Does he acknowledge the role of prevention and public health? Yes: “Too little is spent on prevention and public health.” Good enough for me.

And then there’s some interesting details…

Investment into “Comparative effectiveness research.” You can read the detail on your own, but the content of what is proposed here already exists in several form - the most well-respected of which is the Cochrane collaboration. If the Obama camp failed to notice its existence (or thinks it can outdo Cochrane), it has another think coming.

“Millions of Americans are uninsured or underinsured because of rising medical costs.” I suppose one does not need a macro-economics lecture wrapped up in campaign promotional material, but statements like this belie a na├»vete about the root causes of lack of access - things like a private insurance industry which relies on stock market investment and high interest rates for profitability and raises premiums when those do not come through; a growing disparity between rich and poor; monopolistic practices and obscuring of cost which disallow free choice (that whole “free market“ thing that we love so much in this country) in choosing providers and products; and a whole host of other complications.

Requiring that “providers that participate in the [federally supported plans] utilize proven disease management programs.” Though this sounds like a good, solid prop for evidence-based medicine, the wording raises some hairs on the back of my neck. Proven protocols exist for common and quotidian diseases like diabetes, high blood pressure, and cholesterol. Treatment algorithms are far less established for diseases like cancer (especially the rarer types). Some diseases simply require far more flexibility, ingenuity, and nuance - not a federal mandate that straitjackets them into narrow protocols with compliance enforced by the threat of yanking reimbursement.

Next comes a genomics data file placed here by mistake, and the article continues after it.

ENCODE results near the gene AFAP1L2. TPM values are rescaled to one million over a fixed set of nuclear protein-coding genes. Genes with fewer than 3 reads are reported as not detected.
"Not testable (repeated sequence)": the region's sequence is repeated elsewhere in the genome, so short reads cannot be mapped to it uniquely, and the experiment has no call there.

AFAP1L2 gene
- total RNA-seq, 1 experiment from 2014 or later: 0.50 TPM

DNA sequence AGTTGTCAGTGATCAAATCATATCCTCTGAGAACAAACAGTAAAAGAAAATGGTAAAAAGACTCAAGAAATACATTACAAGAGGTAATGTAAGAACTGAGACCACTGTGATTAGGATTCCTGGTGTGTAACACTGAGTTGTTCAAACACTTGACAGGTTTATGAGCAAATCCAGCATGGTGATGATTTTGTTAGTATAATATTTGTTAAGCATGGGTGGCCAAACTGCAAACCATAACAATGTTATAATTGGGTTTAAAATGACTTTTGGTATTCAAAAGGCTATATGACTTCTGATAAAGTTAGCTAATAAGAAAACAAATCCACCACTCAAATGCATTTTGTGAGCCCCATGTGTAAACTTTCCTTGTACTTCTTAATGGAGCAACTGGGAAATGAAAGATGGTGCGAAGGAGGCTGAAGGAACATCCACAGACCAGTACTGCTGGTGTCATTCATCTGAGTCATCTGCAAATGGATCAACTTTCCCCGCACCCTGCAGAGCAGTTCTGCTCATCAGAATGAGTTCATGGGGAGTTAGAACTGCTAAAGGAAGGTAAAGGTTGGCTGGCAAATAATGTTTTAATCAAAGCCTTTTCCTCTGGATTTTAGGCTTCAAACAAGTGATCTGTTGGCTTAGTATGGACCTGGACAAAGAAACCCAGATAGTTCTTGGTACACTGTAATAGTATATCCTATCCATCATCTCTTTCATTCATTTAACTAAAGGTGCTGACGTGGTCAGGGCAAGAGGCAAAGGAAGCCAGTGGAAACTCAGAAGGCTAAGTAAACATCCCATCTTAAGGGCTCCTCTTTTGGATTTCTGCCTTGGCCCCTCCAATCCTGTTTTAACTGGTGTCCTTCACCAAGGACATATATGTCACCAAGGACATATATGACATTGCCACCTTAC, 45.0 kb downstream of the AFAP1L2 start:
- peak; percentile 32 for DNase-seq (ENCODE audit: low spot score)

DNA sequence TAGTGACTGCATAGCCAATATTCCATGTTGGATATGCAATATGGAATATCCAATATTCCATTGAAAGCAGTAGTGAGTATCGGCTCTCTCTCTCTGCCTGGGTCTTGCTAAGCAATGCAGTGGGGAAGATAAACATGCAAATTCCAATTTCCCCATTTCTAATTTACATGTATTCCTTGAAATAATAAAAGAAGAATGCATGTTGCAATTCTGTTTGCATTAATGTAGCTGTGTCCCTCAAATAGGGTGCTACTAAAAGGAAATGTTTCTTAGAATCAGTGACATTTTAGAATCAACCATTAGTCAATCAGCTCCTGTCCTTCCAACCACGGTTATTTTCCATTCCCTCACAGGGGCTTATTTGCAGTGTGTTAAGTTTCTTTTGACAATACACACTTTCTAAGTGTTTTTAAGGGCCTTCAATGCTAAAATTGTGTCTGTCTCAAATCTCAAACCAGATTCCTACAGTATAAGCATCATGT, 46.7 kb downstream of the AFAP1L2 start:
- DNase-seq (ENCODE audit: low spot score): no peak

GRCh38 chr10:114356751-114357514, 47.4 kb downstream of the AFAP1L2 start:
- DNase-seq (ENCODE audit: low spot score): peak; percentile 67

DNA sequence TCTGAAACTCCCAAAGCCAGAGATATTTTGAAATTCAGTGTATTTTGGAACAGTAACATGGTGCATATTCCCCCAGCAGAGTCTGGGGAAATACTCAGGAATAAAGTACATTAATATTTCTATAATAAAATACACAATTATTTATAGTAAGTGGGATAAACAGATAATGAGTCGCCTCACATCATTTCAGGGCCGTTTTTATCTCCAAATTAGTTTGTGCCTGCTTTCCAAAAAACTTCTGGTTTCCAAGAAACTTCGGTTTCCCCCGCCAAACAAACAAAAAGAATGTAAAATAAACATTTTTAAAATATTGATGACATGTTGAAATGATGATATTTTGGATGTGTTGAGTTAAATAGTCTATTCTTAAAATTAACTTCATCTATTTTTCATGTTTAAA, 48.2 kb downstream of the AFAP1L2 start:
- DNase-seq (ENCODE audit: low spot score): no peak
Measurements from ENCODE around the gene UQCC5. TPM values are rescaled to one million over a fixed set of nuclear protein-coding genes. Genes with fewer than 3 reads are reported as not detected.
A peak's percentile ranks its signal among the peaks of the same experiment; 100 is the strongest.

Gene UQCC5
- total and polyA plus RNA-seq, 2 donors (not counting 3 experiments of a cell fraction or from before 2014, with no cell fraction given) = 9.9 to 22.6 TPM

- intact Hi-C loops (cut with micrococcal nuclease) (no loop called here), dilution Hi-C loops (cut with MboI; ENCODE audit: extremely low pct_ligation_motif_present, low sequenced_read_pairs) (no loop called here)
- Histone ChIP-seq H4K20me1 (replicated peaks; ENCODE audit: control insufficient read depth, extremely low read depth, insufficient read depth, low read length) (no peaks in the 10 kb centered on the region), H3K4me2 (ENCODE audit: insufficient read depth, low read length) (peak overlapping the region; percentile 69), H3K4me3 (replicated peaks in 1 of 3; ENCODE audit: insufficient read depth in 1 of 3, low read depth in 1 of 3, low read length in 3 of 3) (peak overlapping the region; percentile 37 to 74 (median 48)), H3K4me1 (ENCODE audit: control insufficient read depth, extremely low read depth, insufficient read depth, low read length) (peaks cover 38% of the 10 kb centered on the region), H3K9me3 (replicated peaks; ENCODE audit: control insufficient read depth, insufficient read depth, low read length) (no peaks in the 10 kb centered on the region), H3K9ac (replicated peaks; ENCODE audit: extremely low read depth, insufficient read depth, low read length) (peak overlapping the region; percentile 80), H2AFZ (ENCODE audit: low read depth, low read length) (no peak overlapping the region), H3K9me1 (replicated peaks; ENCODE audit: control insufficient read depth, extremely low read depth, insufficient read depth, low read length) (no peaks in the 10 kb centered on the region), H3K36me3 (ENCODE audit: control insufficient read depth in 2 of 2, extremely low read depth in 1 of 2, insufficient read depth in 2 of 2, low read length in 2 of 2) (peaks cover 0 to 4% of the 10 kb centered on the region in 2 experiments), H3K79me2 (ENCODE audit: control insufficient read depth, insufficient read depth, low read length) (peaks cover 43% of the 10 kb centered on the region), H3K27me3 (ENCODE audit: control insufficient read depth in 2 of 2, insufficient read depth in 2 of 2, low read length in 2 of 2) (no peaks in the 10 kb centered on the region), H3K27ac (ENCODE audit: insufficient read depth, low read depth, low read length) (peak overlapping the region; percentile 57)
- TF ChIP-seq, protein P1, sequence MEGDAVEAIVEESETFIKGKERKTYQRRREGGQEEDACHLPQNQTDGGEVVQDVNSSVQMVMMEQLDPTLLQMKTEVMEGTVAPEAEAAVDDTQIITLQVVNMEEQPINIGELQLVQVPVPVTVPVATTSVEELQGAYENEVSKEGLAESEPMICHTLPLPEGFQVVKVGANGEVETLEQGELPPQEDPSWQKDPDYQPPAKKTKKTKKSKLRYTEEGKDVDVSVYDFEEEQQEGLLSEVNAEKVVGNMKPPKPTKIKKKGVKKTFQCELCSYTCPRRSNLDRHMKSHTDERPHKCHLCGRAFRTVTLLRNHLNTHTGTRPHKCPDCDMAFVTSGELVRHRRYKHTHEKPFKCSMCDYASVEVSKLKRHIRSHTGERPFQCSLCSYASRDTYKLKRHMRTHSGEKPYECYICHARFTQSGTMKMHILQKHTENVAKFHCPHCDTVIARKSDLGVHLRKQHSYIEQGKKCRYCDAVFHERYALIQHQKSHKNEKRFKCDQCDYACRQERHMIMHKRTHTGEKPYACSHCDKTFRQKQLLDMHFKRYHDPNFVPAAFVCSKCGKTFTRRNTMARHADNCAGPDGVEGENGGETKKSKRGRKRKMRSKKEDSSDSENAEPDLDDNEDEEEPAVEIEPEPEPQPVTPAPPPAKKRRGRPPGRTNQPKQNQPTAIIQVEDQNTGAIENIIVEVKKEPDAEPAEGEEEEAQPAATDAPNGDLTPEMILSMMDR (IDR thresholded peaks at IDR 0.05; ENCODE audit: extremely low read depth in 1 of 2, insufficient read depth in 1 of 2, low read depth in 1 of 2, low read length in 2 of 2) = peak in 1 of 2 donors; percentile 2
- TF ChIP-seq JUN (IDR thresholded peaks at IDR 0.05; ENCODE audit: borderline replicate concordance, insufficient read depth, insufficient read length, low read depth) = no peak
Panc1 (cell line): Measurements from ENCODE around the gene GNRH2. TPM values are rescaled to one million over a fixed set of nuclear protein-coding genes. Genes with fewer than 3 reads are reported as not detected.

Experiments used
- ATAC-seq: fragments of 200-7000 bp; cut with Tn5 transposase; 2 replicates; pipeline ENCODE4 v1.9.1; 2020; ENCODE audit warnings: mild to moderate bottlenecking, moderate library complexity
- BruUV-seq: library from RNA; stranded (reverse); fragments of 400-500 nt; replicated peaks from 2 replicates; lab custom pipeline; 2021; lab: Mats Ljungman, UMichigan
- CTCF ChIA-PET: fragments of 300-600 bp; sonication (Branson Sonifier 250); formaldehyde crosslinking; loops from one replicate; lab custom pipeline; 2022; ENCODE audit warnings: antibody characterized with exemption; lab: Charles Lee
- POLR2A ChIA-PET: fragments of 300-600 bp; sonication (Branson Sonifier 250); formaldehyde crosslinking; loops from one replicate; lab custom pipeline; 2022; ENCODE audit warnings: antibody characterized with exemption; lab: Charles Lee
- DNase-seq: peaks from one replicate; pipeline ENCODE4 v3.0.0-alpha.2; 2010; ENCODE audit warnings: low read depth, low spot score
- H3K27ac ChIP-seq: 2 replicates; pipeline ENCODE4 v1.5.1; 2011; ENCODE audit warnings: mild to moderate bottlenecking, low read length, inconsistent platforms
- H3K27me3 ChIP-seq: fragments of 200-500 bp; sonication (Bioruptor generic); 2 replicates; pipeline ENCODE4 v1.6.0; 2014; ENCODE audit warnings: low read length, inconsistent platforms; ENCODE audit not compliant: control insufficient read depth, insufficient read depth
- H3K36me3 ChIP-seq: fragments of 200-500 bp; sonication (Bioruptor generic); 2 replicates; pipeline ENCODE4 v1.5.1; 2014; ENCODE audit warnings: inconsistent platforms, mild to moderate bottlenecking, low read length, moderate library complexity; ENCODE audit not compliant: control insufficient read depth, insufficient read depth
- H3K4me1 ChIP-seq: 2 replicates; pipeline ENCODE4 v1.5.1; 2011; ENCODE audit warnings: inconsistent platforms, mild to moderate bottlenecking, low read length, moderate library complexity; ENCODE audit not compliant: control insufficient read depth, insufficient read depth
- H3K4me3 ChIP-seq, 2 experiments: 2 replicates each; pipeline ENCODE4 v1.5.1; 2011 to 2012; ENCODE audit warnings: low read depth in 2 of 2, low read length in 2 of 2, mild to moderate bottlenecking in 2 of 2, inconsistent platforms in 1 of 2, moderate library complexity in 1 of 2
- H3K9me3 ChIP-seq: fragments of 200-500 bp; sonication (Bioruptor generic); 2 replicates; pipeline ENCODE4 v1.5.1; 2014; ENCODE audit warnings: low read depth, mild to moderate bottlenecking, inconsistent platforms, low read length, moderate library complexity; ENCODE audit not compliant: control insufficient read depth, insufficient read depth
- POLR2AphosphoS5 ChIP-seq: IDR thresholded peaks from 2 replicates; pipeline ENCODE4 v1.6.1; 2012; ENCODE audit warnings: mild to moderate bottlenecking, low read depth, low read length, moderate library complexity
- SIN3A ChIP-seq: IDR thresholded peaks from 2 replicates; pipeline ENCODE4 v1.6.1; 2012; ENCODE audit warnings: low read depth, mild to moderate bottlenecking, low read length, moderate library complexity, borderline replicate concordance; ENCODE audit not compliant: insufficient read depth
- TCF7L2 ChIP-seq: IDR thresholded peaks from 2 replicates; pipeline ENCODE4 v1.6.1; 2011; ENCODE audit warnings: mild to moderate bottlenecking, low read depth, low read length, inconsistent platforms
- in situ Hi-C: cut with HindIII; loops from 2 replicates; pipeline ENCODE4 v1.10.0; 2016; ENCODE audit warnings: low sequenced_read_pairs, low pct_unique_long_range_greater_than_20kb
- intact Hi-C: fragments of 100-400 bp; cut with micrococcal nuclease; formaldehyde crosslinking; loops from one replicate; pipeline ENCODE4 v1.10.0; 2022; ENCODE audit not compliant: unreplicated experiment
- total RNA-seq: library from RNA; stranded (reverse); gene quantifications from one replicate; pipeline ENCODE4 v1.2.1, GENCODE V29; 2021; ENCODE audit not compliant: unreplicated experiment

And then there’s a few red flags…

Demanding “mandatory coverage of children” without explaining how he plans to enforce that mandate. The paragraph following this edict notes an emphasis on expanding S-CHIP and Medicaid (which both disproportionately cover children) as “critical safety net(s),” but fails to make anything other than a threatening overtures in answering the question of how to mandate insurance for a majority children. What plans do they have for the uninsured child - turn the case over to CYFD, throw the parents in jail for lack of compliance? It is not clear what “mandatory” means in this context. Aaah, the great unfunded mandate: the same no child that was left behind under the Bush education plan would be left behind once again with the Obama health care plan.

Promising comprehensive benefits by citing “maternity health” as one of the covered aspects of the proposed national health care plan. Why not just go and call it what most providers call this sort of stuff: reproductive health. Ah yes, because that might imply that we are going to cover birth control and abortion - two words which make absolutely no appearance on the Obama platform‘s exhaustive leading page. *sigh*

In summary, the Obama platform on health care reform is ambitious and far-reaching, but still far from aligned with the vast majority of points made here over the last couple of weeks. Will I vote for him? Yeah, I will. He’s our man, whether we want him or not, and his vision for health care reform at least leans in a tenable direction. This platform is a starting gate, a flawed and imperfect one, but a place we can work from nonetheless.

As for McCain - because you might be wondering - you can sum up his proposed health care policy in four words, and so I will:

More. of. the. same.

On to Denver…

Cross-posted at my blog, Loose Chicks Sink Ships. Please note that all references to patients have been altered and/or fictionalized to protect the identity of those individuals.